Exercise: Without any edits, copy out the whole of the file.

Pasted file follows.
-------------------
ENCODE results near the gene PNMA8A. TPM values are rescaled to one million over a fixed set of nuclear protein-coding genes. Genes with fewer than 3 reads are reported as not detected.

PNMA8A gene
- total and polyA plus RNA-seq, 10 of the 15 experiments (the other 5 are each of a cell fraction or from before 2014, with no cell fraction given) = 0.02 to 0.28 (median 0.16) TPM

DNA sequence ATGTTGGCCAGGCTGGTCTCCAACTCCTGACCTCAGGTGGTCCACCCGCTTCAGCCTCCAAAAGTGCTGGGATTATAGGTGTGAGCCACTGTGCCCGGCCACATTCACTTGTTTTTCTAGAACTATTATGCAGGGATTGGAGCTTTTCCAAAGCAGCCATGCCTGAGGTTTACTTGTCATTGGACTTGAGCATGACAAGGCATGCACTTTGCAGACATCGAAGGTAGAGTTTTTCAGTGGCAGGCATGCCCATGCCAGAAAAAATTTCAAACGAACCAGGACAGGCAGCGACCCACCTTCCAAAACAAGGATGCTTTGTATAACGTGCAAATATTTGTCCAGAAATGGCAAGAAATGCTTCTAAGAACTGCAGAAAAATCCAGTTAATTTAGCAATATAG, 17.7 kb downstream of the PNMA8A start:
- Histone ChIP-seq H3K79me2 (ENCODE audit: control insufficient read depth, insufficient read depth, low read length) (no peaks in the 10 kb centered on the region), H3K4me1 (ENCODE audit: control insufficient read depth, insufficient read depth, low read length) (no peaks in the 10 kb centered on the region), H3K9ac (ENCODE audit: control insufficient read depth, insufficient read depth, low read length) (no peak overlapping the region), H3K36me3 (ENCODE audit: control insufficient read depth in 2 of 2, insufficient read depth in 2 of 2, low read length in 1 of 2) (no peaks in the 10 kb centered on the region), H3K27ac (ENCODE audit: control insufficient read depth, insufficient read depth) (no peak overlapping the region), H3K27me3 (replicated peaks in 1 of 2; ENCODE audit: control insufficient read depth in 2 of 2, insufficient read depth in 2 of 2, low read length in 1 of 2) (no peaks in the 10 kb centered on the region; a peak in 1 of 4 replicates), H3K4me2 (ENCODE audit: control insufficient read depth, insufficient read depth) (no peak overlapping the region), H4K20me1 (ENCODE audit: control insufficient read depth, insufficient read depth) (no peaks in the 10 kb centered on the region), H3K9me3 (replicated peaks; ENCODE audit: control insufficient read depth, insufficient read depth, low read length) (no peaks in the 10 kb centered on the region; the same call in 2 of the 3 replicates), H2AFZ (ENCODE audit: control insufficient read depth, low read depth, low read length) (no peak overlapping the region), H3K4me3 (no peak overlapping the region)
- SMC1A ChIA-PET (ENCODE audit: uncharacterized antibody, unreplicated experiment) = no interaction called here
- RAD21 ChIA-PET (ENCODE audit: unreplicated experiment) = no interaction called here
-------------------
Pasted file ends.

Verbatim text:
ENCODE results near the gene PNMA8A. TPM values are rescaled to one million over a fixed set of nuclear protein-coding genes. Genes with fewer than 3 reads are reported as not detected.

PNMA8A gene
- total and polyA plus RNA-seq, 10 of the 15 experiments (the other 5 are each of a cell fraction or from before 2014, with no cell fraction given) = 0.02 to 0.28 (median 0.16) TPM

DNA sequence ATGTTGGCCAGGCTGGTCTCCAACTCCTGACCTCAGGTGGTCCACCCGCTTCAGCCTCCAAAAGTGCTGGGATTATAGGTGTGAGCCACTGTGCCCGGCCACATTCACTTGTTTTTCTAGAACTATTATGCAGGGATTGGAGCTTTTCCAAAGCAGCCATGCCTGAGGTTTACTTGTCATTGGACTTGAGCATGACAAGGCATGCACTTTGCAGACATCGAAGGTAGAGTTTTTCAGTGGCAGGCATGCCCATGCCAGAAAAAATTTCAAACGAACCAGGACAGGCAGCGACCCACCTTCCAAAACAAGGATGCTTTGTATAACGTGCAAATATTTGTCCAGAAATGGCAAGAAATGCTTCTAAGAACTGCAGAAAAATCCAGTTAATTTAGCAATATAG, 17.7 kb downstream of the PNMA8A start:
- Histone ChIP-seq H3K79me2 (ENCODE audit: control insufficient read depth, insufficient read depth, low read length) (no peaks in the 10 kb centered on the region), H3K4me1 (ENCODE audit: control insufficient read depth, insufficient read depth, low read length) (no peaks in the 10 kb centered on the region), H3K9ac (ENCODE audit: control insufficient read depth, insufficient read depth, low read length) (no peak overlapping the region), H3K36me3 (ENCODE audit: control insufficient read depth in 2 of 2, insufficient read depth in 2 of 2, low read length in 1 of 2) (no peaks in the 10 kb centered on the region), H3K27ac (ENCODE audit: control insufficient read depth, insufficient read depth) (no peak overlapping the region), H3K27me3 (replicated peaks in 1 of 2; ENCODE audit: control insufficient read depth in 2 of 2, insufficient read depth in 2 of 2, low read length in 1 of 2) (no peaks in the 10 kb centered on the region; a peak in 1 of 4 replicates), H3K4me2 (ENCODE audit: control insufficient read depth, insufficient read depth) (no peak overlapping the region), H4K20me1 (ENCODE audit: control insufficient read depth, insufficient read depth) (no peaks in the 10 kb centered on the region), H3K9me3 (replicated peaks; ENCODE audit: control insufficient read depth, insufficient read depth, low read length) (no peaks in the 10 kb centered on the region; the same call in 2 of the 3 replicates), H2AFZ (ENCODE audit: control insufficient read depth, low read depth, low read length) (no peak overlapping the region), H3K4me3 (no peak overlapping the region)
- SMC1A ChIA-PET (ENCODE audit: uncharacterized antibody, unreplicated experiment) = no interaction called here
- RAD21 ChIA-PET (ENCODE audit: unreplicated experiment) = no interaction called here